On Monday 6th October, after four long and frustrating months, my friend Charlie and I finally had an opportunity to organise the rescue of my trafficked Hmong friend M, who would then be returned to Vietnam under the auspices of the Hanoi-based NGO Blue Dragon.

M, however, chose to let the opportunity pass and to remain in China, despite the risk of a second unwanted pregnancy and the lack of control over her life there. 

She and I had plenty to catch up on. 

In the two months since I’d last spoken to her, M had indeed been sent away to work in another city, but it wasn’t at all the potential sale into sex work I’d feared. In fact, her situation was remarkable only for being so very ordinary. 

M was working 14-hour days, 25 days a month waiting tables in a restaurant. Working early mornings and late evenings, she’d rented a room nearby to save commuting in the dark. As such, M had indeed had recovered a small measure of freedom, just as she’d hoped.

She had five days each month to visit her baby girl – and even then it appeared there was little chance of M falling pregnant. As much as her Chinese “husband” wanted a boy, he’d told M they couldn’t afford a second child yet. 

Although M was not happy, nor comfortable – nor, perhaps, even safe – the immediate danger seemed to have passed. 

With the passage of months, however, M had become overwhelmed with myriad fears about the future of her daughter and herself, and had lost her resolve to return to her home and family in Vietnam. 

Three days later – on Thursday 9th October – our mutual friend P returned home from China for the first time in three years and eight months. Like M, P had also been abducted from Vietnam and trafficked to China, where she had been forcibly married to a Chinese man. 

Whilst in China, P had also been mired in the endless uncertainties of the future that awaited her in Vietnam. As soon as she arrived home, however, those doubts and fears had fallen away, and she no longer questioned the validity of her decision, nor contemplated a return to China.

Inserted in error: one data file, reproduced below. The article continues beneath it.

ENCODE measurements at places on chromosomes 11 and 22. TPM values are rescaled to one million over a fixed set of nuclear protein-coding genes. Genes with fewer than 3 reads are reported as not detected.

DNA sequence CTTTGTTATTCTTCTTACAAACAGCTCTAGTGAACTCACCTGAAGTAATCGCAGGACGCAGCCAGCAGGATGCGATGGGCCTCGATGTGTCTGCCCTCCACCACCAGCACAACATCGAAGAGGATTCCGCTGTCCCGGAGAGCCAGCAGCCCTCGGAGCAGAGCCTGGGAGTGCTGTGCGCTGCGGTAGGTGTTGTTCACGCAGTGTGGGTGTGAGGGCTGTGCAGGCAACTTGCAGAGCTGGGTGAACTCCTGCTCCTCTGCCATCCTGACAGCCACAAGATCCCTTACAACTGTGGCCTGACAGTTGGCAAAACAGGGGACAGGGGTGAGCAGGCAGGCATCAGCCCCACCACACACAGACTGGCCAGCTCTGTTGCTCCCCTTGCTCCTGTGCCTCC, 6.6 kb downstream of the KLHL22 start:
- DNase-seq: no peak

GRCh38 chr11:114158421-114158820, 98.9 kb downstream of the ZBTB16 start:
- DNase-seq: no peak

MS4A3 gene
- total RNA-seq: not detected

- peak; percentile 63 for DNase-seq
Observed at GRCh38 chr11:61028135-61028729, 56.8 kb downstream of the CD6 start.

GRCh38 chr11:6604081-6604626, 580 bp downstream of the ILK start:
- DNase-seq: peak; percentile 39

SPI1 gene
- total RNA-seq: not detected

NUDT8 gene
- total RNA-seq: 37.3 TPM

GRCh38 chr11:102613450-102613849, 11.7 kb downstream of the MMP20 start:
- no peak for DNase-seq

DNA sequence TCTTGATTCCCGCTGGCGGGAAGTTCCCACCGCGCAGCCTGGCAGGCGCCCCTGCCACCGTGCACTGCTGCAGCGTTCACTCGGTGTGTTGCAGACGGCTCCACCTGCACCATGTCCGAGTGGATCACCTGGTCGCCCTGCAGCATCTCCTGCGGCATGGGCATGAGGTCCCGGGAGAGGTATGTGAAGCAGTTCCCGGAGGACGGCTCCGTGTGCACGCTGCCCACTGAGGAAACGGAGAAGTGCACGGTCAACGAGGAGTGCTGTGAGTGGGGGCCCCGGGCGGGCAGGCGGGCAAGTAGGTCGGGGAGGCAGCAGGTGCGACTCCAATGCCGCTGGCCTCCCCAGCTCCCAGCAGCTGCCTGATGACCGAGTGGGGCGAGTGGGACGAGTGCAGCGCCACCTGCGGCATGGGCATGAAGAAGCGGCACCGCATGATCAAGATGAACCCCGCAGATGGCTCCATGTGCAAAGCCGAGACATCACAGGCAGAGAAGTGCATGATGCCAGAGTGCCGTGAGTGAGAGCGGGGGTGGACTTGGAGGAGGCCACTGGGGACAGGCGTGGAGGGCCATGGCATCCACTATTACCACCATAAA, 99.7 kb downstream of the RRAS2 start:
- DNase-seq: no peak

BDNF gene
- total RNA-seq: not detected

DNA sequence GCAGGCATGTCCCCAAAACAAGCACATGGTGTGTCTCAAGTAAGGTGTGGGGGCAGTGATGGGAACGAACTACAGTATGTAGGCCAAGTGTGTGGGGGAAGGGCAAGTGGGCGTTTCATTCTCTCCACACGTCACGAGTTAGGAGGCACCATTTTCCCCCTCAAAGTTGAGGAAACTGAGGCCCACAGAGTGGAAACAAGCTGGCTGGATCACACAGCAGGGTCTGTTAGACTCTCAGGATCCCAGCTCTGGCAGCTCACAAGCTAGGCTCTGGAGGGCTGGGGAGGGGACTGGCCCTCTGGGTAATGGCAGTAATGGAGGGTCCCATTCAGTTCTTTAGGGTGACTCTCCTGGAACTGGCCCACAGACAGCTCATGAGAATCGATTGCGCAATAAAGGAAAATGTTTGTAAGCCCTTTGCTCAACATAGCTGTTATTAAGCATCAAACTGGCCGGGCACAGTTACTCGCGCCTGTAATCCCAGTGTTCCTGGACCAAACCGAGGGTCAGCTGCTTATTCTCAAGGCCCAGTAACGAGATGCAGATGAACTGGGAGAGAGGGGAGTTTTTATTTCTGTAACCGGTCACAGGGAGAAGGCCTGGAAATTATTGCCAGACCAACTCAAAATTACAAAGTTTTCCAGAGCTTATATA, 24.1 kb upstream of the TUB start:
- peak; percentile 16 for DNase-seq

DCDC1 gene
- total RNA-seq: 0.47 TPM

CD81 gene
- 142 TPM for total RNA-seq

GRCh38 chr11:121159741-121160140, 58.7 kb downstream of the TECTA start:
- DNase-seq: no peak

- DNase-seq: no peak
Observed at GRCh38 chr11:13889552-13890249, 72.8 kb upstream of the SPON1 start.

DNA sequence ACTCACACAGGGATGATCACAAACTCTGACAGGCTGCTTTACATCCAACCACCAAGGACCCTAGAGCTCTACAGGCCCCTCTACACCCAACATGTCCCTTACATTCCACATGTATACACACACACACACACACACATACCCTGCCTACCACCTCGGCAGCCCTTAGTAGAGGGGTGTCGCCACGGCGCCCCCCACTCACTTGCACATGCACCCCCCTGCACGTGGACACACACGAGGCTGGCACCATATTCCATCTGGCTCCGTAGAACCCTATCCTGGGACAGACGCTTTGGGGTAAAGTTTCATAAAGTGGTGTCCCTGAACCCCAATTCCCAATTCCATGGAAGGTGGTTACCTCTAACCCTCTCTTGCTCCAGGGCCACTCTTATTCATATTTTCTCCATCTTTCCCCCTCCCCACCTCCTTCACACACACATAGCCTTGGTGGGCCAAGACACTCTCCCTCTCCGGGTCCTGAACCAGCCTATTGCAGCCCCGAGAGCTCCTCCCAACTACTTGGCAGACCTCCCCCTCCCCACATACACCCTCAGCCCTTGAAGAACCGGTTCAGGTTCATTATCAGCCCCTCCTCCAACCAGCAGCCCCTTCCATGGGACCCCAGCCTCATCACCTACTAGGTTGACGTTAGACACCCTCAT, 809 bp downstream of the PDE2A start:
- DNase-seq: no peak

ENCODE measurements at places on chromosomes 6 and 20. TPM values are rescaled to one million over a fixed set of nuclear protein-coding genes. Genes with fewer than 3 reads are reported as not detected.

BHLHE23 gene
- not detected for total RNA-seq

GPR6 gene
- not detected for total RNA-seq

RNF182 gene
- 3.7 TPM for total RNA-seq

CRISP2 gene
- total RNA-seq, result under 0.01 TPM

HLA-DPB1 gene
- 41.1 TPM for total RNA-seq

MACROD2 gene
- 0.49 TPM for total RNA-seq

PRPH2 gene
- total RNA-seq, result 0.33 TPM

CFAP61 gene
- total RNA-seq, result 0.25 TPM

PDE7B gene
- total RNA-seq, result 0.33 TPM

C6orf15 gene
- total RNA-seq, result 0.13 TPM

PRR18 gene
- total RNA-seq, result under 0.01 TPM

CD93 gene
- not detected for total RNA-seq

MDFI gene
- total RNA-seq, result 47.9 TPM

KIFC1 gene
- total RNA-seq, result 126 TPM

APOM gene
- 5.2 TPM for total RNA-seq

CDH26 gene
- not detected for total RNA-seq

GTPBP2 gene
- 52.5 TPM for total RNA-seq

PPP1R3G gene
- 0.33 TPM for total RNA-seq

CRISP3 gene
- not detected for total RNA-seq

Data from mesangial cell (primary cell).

P could understand M’s position better than any of us, and was the most vocal advocate of M’s return. She knew firsthand how it felt to be sold as the wife of a stranger, how it felt to bear his child, and how wonderful it felt to have finally regained her freedom. 

In the first weeks following P’s return, I facilitated regular lengthy phone conversations between the two girls, in the conviction that P’s successful reintegration would be the best means of giving M the encouragement she needed. 

Neither P or I, however, could understand M’s behaviour. Something didn’t add up. M was unequivocal in her desire to return to Vietnam – and yet, despite all the assistance and encouragement we offered, she could not be persuaded to take the leap. 

As the weeks passed, P lost patience with M’s lack of action. She spoke to her with less frequency, less insistence, and less hope. 

On Wednesday 5th November, P’s mother Bao journeyed from her village to spend a rare evening with us in town. P, her mother, her aunt and I all shared dinner together in the local marketplace. 

The two elder women told me how much they appreciated all I’d done in locating and encouraging P in China, both having believed they’d die without ever seeing P again. They’d keep me in their hearts forever, they said. 

Bao had brought some unexpected news from her village where, a few days earlier, she’d met with both M’s mother and eldest sister. Since our first meeting nine months ago, M’s family have taken a very unusual and often antagonistic role in our story. 

Bao told M’s mother she should trust me, because I’m a good man and want to help. M’s mother said she didn’t want my help. Her daughter was fine in China, she said, and I should leave her alone. 

It was a strange response, but not particularly surprising. The real surprise came from M’s eldest sister, who told Bao that M had fallen pregnant once more, three months earlier, and was now expecting her second child in May. 

Game over. 

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